As violence takes over the lives of some nonimmigrant women and men in South Florida, the law finds ways to keep them safe. The USCIS approved a maximum of 10,000 petitions for U-1 nonimmigrant status or U visas for 2016, making this year the seventh consecutive year that reaches the maximum since it all started in 2009. Victims can find protection through the U-visa application. The applicant being hurt by a U.S citizen can submit a U-visa application and get a Green Card. Anyone can seek shelter under the U-visa application umbrella as long as they meet some specific requirements.
Each year, the U.S. Citizenship and Immigration Services (USCIS) makes thousands of U-visas available for victims of qualifying crimes who have suffered considerable physical and mental abuse and are willing to cooperate with law enforcement authorities in order to investigate or prosecute these crimes. The U-Visa process is quite different from other US visas. For instance, a certification called Certification of Helpfulness is granted, which means that the victim has been helpful to law enforcement.
Those who are granted a U nonimmigrant status can also file for a green card by using Form I-485. This is the application to adjust status, after some specific requirements have been met, which may include:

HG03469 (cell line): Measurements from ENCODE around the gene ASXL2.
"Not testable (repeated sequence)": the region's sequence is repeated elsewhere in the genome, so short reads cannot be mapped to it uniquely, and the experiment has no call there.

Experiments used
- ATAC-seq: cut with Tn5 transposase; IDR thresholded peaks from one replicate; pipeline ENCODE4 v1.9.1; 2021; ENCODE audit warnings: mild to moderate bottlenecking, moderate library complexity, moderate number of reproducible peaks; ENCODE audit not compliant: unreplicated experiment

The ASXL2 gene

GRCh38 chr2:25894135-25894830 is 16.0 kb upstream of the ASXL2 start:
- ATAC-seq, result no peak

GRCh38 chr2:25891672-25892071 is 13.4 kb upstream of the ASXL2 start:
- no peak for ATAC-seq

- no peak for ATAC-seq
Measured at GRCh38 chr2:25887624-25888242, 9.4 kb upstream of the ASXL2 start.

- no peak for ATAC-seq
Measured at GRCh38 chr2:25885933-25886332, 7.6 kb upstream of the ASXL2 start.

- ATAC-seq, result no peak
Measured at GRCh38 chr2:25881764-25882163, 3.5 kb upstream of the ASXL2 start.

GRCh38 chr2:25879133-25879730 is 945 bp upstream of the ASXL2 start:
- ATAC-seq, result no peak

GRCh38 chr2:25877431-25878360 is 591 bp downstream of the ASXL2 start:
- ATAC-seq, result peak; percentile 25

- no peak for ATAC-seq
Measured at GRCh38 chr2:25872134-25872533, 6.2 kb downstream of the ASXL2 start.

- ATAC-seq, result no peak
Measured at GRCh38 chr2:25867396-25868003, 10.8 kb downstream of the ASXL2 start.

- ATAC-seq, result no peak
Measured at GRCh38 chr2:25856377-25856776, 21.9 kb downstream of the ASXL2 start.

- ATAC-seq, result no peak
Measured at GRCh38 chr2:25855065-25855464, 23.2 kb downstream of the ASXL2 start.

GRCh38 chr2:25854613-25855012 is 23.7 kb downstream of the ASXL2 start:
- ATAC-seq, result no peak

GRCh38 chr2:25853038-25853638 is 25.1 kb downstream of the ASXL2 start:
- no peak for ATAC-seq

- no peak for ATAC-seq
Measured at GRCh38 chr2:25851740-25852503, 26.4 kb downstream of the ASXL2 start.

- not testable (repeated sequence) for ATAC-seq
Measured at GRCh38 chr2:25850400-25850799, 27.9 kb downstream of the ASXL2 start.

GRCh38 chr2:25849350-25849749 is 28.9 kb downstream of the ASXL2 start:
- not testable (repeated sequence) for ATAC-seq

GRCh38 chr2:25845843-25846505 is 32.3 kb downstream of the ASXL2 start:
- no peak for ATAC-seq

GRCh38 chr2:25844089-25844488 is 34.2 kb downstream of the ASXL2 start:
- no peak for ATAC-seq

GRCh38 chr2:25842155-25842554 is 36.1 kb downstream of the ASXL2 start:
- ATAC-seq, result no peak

- You should have lived in the US for at least 3 years since the first day of being admitted as a U nonimmigrant and have the same status when applying.
- You haven’t refused to cooperate with criminal investigation and prosecution.
- Under section 2129(a)(3)(E) you are not inadmissible.
- Your presence in US is based on good grounds.
If you are an immigrant victim of violent crimes in Miami and you are searching for a well-versed lawyer to help you protect you and your family, contact Gallardo law Firm. We haveimmigration lawyers Miami who will carry you through the whole U visa application process and help you understand your options. Your safety is our priority.